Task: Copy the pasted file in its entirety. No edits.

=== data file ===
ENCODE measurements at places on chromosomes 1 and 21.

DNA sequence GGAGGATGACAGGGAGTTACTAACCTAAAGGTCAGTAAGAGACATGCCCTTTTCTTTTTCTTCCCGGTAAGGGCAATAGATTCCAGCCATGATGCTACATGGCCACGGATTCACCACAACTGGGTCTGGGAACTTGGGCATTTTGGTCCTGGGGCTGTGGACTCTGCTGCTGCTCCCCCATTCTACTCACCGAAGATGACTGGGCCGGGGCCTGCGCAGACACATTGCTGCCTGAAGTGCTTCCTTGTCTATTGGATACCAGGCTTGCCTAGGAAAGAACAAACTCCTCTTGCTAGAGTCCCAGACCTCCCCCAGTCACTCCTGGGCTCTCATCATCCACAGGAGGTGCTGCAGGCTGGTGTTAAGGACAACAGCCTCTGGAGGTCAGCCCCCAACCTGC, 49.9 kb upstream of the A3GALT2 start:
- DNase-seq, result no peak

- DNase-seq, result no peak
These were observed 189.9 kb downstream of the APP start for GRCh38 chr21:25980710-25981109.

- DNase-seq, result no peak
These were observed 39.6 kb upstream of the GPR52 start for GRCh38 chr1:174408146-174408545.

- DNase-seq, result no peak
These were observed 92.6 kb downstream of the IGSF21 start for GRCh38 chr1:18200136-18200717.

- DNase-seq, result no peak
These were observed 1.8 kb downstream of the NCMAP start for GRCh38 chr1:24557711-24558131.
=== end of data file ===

ENCODE measurements at places on chromosomes 1 and 21.

DNA sequence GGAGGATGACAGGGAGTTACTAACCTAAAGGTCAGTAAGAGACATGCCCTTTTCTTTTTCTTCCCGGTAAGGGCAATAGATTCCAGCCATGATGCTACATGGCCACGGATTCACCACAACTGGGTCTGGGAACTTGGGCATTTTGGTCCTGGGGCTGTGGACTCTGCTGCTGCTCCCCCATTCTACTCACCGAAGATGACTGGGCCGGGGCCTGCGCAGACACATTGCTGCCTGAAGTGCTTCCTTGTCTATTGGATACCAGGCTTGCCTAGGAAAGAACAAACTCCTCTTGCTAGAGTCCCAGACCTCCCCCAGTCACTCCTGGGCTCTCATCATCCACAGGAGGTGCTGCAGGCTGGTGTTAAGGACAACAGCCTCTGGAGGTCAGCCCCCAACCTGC, 49.9 kb upstream of the A3GALT2 start:
- DNase-seq, result no peak

- DNase-seq, result no peak
These were observed 189.9 kb downstream of the APP start for GRCh38 chr21:25980710-25981109.

- DNase-seq, result no peak
These were observed 39.6 kb upstream of the GPR52 start for GRCh38 chr1:174408146-174408545.

- DNase-seq, result no peak
These were observed 92.6 kb downstream of the IGSF21 start for GRCh38 chr1:18200136-18200717.

- DNase-seq, result no peak
These were observed 1.8 kb downstream of the NCMAP start for GRCh38 chr1:24557711-24558131.